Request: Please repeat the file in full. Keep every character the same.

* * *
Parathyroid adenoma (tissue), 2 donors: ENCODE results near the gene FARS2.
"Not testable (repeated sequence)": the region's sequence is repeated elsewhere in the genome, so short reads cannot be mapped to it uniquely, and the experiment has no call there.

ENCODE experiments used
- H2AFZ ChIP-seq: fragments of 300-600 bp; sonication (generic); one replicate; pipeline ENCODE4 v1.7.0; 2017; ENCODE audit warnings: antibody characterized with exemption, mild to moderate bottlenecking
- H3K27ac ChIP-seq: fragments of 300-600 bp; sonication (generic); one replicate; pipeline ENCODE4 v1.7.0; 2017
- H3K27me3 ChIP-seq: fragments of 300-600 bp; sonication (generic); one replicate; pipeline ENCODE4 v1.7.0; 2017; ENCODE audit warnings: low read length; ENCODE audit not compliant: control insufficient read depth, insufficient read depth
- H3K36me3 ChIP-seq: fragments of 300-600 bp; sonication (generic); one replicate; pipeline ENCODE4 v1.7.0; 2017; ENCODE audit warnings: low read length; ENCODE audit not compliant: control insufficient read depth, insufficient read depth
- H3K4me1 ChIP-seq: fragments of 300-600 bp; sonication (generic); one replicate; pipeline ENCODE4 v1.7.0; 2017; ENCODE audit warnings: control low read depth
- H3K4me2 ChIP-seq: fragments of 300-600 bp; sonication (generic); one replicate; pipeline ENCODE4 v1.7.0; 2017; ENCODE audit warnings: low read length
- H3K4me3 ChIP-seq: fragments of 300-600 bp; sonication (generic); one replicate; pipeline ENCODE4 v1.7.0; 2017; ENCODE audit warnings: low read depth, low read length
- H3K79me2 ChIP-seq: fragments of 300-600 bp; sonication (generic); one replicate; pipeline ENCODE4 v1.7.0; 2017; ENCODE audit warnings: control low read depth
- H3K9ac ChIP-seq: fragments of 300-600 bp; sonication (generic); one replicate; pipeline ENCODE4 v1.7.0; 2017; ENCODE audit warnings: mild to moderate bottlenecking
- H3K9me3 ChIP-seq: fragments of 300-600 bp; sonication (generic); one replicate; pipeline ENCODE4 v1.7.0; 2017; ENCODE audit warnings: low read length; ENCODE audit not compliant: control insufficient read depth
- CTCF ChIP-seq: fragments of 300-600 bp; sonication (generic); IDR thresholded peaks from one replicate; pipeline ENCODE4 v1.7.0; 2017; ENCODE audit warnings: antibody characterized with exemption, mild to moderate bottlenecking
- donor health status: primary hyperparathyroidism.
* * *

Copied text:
Parathyroid adenoma (tissue), 2 donors: ENCODE results near the gene FARS2.
"Not testable (repeated sequence)": the region's sequence is repeated elsewhere in the genome, so short reads cannot be mapped to it uniquely, and the experiment has no call there.

ENCODE experiments used
- H2AFZ ChIP-seq: fragments of 300-600 bp; sonication (generic); one replicate; pipeline ENCODE4 v1.7.0; 2017; ENCODE audit warnings: antibody characterized with exemption, mild to moderate bottlenecking
- H3K27ac ChIP-seq: fragments of 300-600 bp; sonication (generic); one replicate; pipeline ENCODE4 v1.7.0; 2017
- H3K27me3 ChIP-seq: fragments of 300-600 bp; sonication (generic); one replicate; pipeline ENCODE4 v1.7.0; 2017; ENCODE audit warnings: low read length; ENCODE audit not compliant: control insufficient read depth, insufficient read depth
- H3K36me3 ChIP-seq: fragments of 300-600 bp; sonication (generic); one replicate; pipeline ENCODE4 v1.7.0; 2017; ENCODE audit warnings: low read length; ENCODE audit not compliant: control insufficient read depth, insufficient read depth
- H3K4me1 ChIP-seq: fragments of 300-600 bp; sonication (generic); one replicate; pipeline ENCODE4 v1.7.0; 2017; ENCODE audit warnings: control low read depth
- H3K4me2 ChIP-seq: fragments of 300-600 bp; sonication (generic); one replicate; pipeline ENCODE4 v1.7.0; 2017; ENCODE audit warnings: low read length
- H3K4me3 ChIP-seq: fragments of 300-600 bp; sonication (generic); one replicate; pipeline ENCODE4 v1.7.0; 2017; ENCODE audit warnings: low read depth, low read length
- H3K79me2 ChIP-seq: fragments of 300-600 bp; sonication (generic); one replicate; pipeline ENCODE4 v1.7.0; 2017; ENCODE audit warnings: control low read depth
- H3K9ac ChIP-seq: fragments of 300-600 bp; sonication (generic); one replicate; pipeline ENCODE4 v1.7.0; 2017; ENCODE audit warnings: mild to moderate bottlenecking
- H3K9me3 ChIP-seq: fragments of 300-600 bp; sonication (generic); one replicate; pipeline ENCODE4 v1.7.0; 2017; ENCODE audit warnings: low read length; ENCODE audit not compliant: control insufficient read depth
- CTCF ChIP-seq: fragments of 300-600 bp; sonication (generic); IDR thresholded peaks from one replicate; pipeline ENCODE4 v1.7.0; 2017; ENCODE audit warnings: antibody characterized with exemption, mild to moderate bottlenecking
- donor health status: primary hyperparathyroidism.